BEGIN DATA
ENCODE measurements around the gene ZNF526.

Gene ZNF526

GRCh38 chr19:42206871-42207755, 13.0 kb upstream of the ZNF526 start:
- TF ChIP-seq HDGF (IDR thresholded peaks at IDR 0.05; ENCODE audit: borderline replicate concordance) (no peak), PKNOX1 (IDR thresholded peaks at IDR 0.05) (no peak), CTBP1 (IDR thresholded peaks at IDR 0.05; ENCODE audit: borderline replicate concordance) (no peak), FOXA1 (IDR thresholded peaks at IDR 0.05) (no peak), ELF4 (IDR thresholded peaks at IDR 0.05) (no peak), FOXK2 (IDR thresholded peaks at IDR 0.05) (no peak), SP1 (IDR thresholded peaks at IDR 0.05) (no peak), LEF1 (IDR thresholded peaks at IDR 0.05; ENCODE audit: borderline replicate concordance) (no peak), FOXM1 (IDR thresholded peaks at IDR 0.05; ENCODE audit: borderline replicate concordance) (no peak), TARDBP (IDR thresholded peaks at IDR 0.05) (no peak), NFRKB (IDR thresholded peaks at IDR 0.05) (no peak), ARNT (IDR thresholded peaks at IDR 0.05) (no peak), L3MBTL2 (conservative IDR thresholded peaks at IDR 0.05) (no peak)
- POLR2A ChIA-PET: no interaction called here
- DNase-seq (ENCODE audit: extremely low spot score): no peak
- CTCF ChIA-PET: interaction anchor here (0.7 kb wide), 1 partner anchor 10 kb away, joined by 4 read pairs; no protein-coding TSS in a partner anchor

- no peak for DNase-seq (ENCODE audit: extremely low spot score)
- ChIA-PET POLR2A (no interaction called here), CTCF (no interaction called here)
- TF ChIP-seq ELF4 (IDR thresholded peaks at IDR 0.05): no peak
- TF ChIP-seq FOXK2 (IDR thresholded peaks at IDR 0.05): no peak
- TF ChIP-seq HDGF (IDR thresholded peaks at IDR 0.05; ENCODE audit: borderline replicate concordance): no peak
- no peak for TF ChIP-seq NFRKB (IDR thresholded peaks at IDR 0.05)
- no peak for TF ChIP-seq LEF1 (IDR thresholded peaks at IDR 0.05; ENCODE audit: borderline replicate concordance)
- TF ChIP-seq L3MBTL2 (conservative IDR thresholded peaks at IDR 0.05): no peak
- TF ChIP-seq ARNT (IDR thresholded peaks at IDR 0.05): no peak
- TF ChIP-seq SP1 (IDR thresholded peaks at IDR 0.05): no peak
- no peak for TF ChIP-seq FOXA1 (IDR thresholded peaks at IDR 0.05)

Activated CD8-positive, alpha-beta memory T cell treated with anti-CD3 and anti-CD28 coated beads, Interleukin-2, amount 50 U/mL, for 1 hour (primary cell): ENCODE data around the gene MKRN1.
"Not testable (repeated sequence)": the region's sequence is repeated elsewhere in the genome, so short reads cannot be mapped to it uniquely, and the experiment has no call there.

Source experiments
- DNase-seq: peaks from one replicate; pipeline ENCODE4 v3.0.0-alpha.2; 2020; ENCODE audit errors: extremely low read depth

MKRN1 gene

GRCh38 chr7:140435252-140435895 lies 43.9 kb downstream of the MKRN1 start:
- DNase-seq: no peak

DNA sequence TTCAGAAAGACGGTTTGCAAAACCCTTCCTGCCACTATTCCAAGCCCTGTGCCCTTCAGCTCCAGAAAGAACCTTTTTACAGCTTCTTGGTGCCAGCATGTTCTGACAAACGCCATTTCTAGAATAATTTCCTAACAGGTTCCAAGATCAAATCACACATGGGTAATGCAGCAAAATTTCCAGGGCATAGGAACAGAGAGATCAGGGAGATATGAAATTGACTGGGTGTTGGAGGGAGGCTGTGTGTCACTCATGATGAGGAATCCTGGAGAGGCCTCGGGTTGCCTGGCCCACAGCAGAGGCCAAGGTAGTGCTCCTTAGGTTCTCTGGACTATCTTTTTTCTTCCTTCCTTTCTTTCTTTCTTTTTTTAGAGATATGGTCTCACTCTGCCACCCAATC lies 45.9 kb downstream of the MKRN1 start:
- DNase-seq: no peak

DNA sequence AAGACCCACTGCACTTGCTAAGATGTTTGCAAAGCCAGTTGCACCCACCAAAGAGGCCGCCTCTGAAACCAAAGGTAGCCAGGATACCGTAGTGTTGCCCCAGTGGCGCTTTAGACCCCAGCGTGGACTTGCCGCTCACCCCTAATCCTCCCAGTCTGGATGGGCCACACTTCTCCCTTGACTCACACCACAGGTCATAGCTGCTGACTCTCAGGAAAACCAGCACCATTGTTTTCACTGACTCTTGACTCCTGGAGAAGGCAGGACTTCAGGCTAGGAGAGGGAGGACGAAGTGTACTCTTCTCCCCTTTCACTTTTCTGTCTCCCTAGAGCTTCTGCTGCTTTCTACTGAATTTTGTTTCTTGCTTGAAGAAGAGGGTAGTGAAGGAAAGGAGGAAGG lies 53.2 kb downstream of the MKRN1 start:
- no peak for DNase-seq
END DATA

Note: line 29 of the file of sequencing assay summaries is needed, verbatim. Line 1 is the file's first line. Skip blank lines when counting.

- no peak for DNase-seq